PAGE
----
She said she was 9 years old when her father began physically and verbally abusing her and her siblings.
Sara Zimmerman, freshman social studies education major, said it took two years to receive help.
“It was, ‘We’re sorry, but there’s nothing we can do because you guys didn’t take enough pictures.’ There wasn’t enough bruising,” she said. “There wasn’t enough evidence, in their opinion, to deem it as child abuse.”
During that time, Zimmerman said she felt “hopeless and afraid.”
“You’re living with someone and you don’t know what their next step will be or how it’s going to hurt you,” she said.
It wasn't until Zimmerman's mother divorced her father that the court granted her family a protection order against her father.
According to court documents, Zimmerman’s mother was granted full custody of her and her siblings and any visit from her father had to be monitored.
Zimmerman’s case of abuse is just one case reported in the state of Indiana. In 2017, a total of 29,198 victims of child abuse were documented, according to the Children’s Bureau of the U.S. Department of Health and Human Services’ 2017 Child Maltreatment report.
The report, which covers all child abuse incidents reported and investigated during the 2017 federal fiscal year, estimates there were 674,000 victims of child abuse and neglect across the country. The report also ranks Indiana the second-highest state in child abuse rates.
“I just think we can do more. I think a lot of it gets brushed under the rug,” Zimmerman said. “I think there can be reform to the CPS (Child Protective Services) system.”
Matt Moore, assistant professor of social work and director of the bachelors in social work program, however, said he sees child abuse statistics as “kind of a double-edged sword.”
Moore believes that with more cases being recognized and identified, more children may be receiving the services and help they need.
“While high numbers don’t look good on paper, high numbers in theory can mean that families are getting connected with the resources that will help them change their lives,” he said.
Most states recognize four types of abuse: neglect, physical abuse, psychological mistreatment and sexual abuse. Following the trend of prior years, the two highest forms of abuse that children suffered from were neglect (74.9 percent) and physical abuse (18.3 percent), the report states.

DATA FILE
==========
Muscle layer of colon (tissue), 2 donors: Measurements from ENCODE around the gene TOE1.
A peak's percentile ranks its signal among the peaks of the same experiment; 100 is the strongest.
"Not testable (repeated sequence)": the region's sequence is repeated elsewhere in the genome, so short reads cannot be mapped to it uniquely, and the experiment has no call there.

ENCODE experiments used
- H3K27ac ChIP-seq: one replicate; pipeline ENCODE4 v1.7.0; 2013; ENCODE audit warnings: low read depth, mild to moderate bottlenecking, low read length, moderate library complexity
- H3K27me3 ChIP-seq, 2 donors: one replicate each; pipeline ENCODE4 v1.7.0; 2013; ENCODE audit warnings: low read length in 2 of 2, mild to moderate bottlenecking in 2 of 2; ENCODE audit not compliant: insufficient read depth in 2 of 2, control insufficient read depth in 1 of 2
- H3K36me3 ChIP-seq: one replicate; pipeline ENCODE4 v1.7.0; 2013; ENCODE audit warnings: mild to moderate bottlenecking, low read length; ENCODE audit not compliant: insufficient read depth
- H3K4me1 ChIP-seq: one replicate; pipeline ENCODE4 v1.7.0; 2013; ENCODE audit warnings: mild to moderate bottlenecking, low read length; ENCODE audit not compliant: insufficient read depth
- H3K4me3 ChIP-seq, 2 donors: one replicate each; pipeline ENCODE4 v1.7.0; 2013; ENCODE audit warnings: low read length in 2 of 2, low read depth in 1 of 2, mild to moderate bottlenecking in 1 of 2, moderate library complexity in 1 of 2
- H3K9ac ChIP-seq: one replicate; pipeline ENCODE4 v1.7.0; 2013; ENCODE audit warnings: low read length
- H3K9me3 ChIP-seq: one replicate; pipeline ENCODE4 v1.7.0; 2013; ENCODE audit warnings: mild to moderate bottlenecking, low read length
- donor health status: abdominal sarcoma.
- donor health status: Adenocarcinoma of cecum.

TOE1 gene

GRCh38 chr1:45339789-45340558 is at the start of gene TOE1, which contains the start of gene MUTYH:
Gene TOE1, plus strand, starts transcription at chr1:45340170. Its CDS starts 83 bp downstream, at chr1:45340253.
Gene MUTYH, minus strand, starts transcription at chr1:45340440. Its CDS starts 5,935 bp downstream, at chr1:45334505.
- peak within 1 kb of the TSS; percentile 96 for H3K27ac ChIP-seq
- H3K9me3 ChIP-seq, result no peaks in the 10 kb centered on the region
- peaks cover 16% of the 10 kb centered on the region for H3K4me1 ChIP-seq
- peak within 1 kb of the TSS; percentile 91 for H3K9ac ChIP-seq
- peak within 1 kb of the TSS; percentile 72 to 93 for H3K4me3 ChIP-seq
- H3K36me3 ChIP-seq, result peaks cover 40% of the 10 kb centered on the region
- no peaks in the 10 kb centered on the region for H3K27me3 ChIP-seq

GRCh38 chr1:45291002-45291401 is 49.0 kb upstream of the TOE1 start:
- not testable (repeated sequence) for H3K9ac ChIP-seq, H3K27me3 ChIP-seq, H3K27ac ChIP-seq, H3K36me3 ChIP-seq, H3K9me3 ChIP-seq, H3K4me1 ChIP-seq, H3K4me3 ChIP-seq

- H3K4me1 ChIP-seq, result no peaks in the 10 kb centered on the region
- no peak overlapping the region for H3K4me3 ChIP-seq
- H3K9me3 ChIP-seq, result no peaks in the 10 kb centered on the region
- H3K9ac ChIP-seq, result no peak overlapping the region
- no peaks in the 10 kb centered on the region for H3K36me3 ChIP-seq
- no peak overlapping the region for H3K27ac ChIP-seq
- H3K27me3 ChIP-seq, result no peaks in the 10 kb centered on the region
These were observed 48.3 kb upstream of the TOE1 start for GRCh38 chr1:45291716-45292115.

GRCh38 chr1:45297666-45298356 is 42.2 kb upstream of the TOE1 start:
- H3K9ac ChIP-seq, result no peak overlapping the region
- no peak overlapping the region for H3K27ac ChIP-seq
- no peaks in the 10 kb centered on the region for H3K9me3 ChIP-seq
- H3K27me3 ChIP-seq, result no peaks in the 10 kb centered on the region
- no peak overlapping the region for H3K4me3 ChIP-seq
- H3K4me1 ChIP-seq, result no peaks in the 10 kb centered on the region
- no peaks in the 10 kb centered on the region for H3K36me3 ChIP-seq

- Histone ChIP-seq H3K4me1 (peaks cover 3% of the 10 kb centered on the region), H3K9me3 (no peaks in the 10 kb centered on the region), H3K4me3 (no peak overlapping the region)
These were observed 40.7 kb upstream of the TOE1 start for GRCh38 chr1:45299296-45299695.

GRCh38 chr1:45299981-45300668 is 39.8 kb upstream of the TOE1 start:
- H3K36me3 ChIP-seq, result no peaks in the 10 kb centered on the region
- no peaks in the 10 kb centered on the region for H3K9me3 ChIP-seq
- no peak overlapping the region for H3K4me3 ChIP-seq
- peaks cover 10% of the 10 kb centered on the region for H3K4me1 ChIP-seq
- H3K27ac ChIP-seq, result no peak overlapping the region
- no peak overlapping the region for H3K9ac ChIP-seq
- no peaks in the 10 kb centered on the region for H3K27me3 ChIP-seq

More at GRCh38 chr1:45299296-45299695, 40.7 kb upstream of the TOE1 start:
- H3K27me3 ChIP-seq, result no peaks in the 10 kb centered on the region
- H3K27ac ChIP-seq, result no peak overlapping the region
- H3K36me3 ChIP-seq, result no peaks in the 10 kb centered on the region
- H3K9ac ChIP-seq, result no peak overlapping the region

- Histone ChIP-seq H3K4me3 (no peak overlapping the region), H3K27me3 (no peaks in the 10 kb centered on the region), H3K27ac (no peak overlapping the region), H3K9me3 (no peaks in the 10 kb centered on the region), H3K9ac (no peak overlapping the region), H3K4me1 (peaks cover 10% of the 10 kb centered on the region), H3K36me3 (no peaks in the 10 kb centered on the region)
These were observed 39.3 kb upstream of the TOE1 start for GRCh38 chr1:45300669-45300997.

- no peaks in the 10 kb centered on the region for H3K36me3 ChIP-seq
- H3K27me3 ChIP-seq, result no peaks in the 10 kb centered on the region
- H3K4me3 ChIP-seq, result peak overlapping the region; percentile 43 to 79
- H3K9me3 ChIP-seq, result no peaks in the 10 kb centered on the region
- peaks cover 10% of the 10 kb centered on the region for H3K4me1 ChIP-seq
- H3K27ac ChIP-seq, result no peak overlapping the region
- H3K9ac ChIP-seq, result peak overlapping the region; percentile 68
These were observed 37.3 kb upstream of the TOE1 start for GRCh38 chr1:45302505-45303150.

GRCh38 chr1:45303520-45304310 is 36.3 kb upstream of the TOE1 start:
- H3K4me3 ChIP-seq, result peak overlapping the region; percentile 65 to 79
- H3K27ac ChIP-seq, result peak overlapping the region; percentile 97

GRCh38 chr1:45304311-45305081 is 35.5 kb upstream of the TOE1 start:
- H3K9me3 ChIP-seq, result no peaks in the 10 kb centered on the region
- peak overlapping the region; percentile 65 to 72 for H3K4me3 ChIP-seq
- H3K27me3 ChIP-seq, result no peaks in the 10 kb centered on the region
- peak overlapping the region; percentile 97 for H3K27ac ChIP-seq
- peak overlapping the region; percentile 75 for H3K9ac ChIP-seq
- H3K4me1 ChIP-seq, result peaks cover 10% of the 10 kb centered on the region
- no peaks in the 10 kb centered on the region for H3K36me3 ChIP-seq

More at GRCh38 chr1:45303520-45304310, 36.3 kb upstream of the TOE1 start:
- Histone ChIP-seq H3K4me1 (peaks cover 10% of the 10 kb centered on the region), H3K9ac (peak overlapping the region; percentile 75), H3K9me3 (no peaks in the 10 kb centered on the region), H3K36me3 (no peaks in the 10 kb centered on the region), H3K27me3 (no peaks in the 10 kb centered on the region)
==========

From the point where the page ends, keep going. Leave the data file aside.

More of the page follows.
Matthew Peiffer, freshman social work major, said he experienced both.
Peiffer was adopted at the age of 3 and lived with his twin sister and younger sister in a mobile home in Indiana with their adoptive family for 13 years.
During that time, Peiffer said he was often locked in his room for hours at a time without access to a proper restroom. To relieve himself, Peiffer’s twin sister would attempt to unlock his bedroom door. When that failed, he said he would go to the bathroom down the vent in his room.
“They didn’t want to have us out in the public too much, so they would go to Amish places and buy oatmeal and stuff that hadn’t been processed,” Peiffer said. “So then the eggs would hatch and there would be bugs in our food.”
One day, during a trip into town, Peiffer’s twin sister ran to a nearby community school and asked for help. From there, Peiffer and his two sisters were removed from the home of their adoptive parents and placed in foster care.
On Jan. 1, 2002, Peiffer’s adoptive father was charged with four Class A felonies and five Class C felonies for child molestation, three of which were dismissed while he plead by agreement to the rest.
Peiffer said his younger sister, Emily Peiffer, struggled with feelings of guilt for what happened to her and her siblings. Then, in June 2016, she died unexpectedly at age 18, according to her obituary.
Matt Peiffer said she died by suicide.
“I was 19 years old and planning a funeral,” Peiffer said. “It was all a new experience for me.”
Since Peiffer’s experiences, he has become heavily involved with helping children who have experienced abuse as well as those in foster care.
Peiffer has become an active member of Indiana Connected by 25, an organization that helps Indiana children throughout their time in foster care, and has proposed a new bill in memory of his sister.
“The bill that I’m proposing is ‘My Adopted Parents Did All The Abuse,’ [which has the Department of Child Services (DCS)] check on kids that are adopted at ages 5, 10 and 15 just to hold [the adoptive parents] more accountable,” Peiffer said.
Peiffer has also worked with the Indiana DCS to continue efforts to decrease child abuse rates in the state and aid victims in recovery.
Noelle Russell, deputy director of communications for Indiana DCS, said, progress is being made regarding the issue of child abuse in Indiana.
“We are encouraged by the progress made to ensure all Indiana children have safe childhoods,” Russel said.
Contact Taylor Smith with comments at email@example.com or on Twitter @taynsmithh.